B. E. F.
My dear Cecily,
Many thanks for your letter of the 5th received this morning. It looks as if we are going to get the cold & frosty air you mention, which will be a good thing as we may then be able to do something to these blanky trenches. I came back two days ago & found them in a fairly rotten condition, in fact the communication trench was so bad that we could only get in & out of the fire trench by night or in the early morning mist. This was most annoying as it entailed my getting up at 5 a. m. to look round. We moved our headquarters further up the canal last night to the same ones we were in when we came here first, this alteration being made on our taking over a bit more of the line to the left & giving a bit on our right to another battalion, & our left is now on the canal aforesaid.
Even to get up to our new trenches we have to get out of the communicating trench for some of the way, but it doesn’t matter, as it is dead ground & the Bosch can’t see us.
We are being relieved again to-night & will then have to do our usual ten mile walk back. They say the Division is due to go back into Corps Reserve soon, which will mean clearing out altogether & going back into billets ten miles further away but I won’t accept it, till I find myself there.
In moving our headquarters, we have been able to despoil our old ones, as no one is now going to be there, so all the more solid furniture including a most marvelous hatstand & all chairs with more than 2 legs are coming up here.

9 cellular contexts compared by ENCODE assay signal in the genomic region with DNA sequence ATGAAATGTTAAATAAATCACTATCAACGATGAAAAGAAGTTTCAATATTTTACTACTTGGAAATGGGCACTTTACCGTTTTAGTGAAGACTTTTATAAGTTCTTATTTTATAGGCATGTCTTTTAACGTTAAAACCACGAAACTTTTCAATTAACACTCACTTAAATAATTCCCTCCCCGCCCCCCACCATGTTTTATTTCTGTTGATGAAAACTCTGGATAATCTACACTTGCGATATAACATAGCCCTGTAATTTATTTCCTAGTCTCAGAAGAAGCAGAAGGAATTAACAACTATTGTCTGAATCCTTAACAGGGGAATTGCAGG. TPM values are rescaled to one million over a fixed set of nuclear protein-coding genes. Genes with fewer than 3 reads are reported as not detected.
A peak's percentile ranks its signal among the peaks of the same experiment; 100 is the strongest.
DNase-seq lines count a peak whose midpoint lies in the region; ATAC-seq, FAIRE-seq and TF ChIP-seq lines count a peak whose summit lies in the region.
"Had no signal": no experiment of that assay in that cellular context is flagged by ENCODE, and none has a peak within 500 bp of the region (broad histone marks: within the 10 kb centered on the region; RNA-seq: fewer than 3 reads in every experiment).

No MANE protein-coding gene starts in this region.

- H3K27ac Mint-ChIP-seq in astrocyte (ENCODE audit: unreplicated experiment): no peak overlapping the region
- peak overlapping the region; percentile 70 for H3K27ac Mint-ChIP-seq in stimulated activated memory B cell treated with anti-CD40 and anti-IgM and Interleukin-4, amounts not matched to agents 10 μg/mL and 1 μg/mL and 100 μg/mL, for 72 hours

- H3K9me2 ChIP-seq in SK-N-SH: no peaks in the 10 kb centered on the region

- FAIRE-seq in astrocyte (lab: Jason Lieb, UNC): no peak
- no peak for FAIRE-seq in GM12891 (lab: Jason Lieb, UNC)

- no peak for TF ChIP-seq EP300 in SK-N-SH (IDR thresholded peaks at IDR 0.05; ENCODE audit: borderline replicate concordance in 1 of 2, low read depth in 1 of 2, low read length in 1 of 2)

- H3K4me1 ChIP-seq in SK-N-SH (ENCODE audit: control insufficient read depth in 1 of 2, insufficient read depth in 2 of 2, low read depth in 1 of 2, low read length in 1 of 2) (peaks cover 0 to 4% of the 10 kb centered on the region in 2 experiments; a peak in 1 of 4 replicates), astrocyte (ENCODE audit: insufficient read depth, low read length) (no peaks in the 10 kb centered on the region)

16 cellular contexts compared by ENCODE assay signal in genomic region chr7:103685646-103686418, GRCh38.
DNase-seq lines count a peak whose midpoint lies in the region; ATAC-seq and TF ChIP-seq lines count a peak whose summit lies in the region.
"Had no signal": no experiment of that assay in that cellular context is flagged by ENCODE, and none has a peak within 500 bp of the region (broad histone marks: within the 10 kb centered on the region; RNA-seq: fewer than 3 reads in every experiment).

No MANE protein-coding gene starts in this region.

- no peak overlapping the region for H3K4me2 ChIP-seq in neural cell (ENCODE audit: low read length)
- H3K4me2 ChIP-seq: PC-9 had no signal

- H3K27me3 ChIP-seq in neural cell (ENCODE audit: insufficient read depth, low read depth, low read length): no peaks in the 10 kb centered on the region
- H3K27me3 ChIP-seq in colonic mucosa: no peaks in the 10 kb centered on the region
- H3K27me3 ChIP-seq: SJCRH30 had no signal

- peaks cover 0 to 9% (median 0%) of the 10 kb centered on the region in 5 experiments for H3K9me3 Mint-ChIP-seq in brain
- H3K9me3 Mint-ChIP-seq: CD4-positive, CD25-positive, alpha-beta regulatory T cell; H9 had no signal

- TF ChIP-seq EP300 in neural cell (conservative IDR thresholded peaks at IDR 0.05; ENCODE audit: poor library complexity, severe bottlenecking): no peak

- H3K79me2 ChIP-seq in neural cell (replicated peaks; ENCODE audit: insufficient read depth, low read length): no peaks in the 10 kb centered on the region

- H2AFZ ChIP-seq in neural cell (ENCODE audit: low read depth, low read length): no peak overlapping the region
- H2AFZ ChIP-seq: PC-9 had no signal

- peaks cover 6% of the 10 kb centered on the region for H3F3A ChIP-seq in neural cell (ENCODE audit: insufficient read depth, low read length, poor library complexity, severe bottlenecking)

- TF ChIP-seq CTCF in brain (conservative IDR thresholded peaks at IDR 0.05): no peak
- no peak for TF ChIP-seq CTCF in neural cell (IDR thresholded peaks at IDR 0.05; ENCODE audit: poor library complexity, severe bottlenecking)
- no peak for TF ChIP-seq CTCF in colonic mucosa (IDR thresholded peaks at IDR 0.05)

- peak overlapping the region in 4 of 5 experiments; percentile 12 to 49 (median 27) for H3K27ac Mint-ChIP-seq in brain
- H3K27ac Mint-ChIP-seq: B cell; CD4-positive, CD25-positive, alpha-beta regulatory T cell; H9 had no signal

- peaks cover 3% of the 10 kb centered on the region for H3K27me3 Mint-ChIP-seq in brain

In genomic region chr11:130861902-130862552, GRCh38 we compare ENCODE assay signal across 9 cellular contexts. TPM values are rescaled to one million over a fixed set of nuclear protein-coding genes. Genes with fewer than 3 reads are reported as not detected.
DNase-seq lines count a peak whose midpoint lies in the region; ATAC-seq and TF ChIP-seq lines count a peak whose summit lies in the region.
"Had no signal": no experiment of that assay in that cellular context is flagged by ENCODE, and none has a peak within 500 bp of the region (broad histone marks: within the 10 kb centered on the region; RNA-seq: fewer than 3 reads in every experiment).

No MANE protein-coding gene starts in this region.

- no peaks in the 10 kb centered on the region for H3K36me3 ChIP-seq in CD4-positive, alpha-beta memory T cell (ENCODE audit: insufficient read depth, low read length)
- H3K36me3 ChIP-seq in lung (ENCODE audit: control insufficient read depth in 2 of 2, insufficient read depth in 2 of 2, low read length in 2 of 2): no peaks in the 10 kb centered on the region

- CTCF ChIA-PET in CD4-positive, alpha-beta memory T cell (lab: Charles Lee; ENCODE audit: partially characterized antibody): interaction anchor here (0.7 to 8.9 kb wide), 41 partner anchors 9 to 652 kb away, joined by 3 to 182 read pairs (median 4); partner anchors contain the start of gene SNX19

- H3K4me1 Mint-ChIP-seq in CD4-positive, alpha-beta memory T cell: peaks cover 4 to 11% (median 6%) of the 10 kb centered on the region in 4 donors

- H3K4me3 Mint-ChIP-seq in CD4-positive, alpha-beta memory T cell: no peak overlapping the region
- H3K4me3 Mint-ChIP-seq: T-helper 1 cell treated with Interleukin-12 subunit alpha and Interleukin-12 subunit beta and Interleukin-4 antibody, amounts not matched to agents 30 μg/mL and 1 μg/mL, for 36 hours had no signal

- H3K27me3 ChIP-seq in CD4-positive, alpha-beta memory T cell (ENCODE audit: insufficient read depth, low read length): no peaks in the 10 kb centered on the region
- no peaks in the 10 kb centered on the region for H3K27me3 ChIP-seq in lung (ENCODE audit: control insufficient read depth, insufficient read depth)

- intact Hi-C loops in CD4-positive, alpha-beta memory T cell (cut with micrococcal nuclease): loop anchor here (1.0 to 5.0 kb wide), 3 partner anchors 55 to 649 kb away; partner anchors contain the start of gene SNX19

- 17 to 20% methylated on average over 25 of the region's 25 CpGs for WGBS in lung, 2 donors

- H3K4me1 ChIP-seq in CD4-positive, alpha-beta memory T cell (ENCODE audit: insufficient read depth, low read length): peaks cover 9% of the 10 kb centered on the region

A pause, while we are telephoning to our batteries to strafe the Huns, who have been making themselves obnoxious by dropping whizz-bangs (so called because they whizz & bang) on our fire trenches. This done we will resume.
The new headquarters are very palatial & made for a French General in times past, who must have been a very large or excitable person, as they have given him a lot of room to expand & his bedroom was palatial with a commanding view of the opposite canal bank. As a matter of fact this place is rather attractive as it is in a wood & the bull rushes are in full bloom, if they do bloom in the water & the moor hens are all over the place. Unfortunately the canal is practically empty or we might have a regatta on it.
I hear the Saxons are opposite our trenches in the right & one of the men of the regiment on our
[illegible] right was seen to go out the other day & shake hands with a a Saxon, who had done ditto from the other side & then return. I fancy neither side will strafe the other & no one quite knows what to do. I should say that the crowd opposite here had been relieved, as the present lot are far more vicious, & at times are openly insolent. However we have bagged one or two of them & will get more as we learn their little ways.
What do you think of the enclosed, which I got the other day.
Love to all